ICD-10 Delay: What Should We Do?

Friday, April 11th, 2014

The news of ICD-10’s delay until at least October 2015 has prompted a range of responses from vendors and providers, mostly predicated on whether or not they were prepared for a transition to occur later this year. With a delay signed into law and a new deadline yet to be announced, many organizations are lamenting the dollars and hours they have spent to be ready and the money they will now have to invest in waiting out the delay.

There are two paths of action that providers and vendors can take in the minimum 18-month waiting period now facing them: stay ahead of the game, or catch up.

If you’re ready, stay on the ball.

ICD-10’s delay unfortunately has the collateral effect of punishing companies that worked to put new systems in place well ahead of the latest deadline. Many of these companies have invested money into software, employee training, and testing procedures and are reluctant to invest even more to maintain an indefinite ready state.

For these companies, professionals advise to keep forging ahead. Unless there is an announcement down the line that ICD-10 will be skipped entirely, prepared vendors and providers can stay ahead of the curve by continuing to test their updates and train coders to comply with ICD-10. In addition, you can cease dual coding once your ICD-10 accuracy reaches acceptable levels and simply translate ICD-10 codes to the less specific ICD-9 codes for billing until the new standard is officially implemented.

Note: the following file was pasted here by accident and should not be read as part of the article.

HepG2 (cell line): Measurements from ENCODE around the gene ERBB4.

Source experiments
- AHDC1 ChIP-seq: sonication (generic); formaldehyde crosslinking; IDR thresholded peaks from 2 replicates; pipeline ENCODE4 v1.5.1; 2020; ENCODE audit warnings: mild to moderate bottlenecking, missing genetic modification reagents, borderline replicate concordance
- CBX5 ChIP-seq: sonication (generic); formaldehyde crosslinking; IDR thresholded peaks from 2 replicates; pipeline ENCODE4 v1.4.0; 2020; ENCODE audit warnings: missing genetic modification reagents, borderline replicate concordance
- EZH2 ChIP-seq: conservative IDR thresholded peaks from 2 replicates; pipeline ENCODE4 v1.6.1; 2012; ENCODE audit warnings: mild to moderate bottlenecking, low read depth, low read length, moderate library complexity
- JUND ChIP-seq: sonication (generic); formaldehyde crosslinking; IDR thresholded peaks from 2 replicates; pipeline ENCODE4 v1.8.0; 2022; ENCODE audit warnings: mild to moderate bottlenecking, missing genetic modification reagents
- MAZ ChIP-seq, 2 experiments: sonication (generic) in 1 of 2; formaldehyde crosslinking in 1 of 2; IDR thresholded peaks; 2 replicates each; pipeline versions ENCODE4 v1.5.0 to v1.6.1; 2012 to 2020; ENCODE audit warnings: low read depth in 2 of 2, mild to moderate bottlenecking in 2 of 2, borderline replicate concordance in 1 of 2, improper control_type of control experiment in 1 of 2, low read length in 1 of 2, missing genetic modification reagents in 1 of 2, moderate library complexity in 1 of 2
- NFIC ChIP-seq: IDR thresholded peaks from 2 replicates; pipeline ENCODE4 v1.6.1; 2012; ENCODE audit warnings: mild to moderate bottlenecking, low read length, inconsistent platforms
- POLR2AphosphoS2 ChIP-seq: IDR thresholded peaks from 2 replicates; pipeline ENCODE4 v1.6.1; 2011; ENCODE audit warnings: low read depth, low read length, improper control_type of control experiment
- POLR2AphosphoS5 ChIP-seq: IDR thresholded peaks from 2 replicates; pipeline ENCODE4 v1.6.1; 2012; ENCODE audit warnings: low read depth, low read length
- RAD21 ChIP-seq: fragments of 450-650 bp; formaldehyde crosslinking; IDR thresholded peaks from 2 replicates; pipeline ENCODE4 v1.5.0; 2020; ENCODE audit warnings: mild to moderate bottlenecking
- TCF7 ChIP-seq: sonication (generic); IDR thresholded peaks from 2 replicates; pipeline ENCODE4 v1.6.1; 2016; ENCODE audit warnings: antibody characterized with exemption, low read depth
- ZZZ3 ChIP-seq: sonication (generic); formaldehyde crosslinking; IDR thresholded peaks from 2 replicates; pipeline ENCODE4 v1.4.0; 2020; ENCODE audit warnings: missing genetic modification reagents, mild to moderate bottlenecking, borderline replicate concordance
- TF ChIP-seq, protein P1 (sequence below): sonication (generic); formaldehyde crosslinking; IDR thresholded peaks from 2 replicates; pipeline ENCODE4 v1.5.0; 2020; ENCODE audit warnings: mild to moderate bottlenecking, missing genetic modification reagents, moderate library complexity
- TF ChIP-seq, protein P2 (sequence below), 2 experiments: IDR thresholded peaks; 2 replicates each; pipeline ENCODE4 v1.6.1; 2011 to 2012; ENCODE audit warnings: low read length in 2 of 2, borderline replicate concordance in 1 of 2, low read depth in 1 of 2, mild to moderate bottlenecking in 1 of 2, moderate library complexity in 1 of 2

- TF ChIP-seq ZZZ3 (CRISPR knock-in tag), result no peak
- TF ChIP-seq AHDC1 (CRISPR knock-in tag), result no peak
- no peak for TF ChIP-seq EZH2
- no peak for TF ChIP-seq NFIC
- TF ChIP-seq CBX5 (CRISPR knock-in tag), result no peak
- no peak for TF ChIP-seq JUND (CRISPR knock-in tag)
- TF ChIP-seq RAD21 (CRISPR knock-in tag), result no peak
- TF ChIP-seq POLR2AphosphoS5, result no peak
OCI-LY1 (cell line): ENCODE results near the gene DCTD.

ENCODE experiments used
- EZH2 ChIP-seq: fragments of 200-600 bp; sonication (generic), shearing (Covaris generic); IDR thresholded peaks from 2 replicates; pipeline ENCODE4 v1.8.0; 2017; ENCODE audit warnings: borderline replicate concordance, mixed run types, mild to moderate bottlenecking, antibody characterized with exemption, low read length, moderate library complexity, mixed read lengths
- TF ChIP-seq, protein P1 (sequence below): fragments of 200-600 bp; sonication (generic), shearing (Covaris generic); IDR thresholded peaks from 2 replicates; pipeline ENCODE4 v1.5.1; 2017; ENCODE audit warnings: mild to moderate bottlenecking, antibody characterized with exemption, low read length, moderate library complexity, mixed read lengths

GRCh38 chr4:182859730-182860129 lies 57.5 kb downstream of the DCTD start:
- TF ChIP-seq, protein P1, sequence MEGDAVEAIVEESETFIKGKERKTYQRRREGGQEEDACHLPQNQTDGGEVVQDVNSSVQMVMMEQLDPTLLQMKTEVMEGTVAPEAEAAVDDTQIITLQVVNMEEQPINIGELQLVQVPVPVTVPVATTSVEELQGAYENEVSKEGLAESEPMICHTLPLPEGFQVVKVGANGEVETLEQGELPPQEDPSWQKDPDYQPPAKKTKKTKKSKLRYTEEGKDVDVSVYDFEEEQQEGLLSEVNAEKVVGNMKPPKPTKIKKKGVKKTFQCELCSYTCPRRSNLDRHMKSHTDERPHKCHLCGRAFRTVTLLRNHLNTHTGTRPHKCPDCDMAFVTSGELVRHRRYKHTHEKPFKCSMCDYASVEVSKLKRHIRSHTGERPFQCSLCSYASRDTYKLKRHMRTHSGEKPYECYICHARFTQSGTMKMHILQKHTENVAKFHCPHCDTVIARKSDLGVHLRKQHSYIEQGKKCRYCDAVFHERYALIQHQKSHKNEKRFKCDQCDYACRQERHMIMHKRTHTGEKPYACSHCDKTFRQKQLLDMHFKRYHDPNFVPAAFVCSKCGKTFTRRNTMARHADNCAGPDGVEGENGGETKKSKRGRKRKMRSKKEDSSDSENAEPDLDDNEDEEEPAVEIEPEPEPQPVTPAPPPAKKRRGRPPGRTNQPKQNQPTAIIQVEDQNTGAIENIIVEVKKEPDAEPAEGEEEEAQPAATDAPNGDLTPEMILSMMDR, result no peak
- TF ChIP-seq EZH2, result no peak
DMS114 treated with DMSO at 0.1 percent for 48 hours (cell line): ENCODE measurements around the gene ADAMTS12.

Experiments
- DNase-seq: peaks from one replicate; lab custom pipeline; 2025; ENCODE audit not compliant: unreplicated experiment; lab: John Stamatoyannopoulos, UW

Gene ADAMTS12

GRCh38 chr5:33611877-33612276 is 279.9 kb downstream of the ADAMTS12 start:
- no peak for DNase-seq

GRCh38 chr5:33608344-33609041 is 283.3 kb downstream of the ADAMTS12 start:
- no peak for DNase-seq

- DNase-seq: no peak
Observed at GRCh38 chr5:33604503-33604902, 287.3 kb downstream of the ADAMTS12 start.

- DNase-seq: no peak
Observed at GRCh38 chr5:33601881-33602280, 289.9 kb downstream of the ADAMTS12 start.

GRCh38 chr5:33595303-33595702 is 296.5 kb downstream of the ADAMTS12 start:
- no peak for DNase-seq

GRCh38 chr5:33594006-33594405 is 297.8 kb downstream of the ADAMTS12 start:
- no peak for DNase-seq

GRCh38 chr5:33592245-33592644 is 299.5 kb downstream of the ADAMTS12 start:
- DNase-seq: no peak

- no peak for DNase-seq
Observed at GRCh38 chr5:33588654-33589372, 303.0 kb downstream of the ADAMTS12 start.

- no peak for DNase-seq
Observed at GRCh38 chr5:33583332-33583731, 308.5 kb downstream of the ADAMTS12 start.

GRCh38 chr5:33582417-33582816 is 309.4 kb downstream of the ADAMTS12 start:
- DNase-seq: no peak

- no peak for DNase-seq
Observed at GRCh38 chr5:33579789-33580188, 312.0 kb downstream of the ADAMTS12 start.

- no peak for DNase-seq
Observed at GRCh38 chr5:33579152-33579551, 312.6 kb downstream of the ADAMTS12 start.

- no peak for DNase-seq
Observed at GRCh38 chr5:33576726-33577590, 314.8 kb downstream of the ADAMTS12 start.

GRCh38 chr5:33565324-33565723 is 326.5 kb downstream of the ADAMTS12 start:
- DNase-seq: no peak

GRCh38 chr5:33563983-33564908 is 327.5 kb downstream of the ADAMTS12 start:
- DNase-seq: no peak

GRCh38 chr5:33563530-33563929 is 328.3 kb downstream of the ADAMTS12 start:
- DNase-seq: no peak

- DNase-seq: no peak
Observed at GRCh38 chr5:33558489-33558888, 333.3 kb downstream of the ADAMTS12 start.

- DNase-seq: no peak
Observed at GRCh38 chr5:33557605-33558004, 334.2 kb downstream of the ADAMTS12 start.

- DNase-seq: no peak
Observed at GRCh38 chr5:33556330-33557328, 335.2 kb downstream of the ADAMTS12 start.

If you’re not ready, get there.

The minimum eighteen-month delay is a significant reprieve for providers, vendors, and payers that are not on track for a timely transition, including the Centers for Medicare and Medicaid Services. For these companies, it is critical to make the best use of the extension they have been given.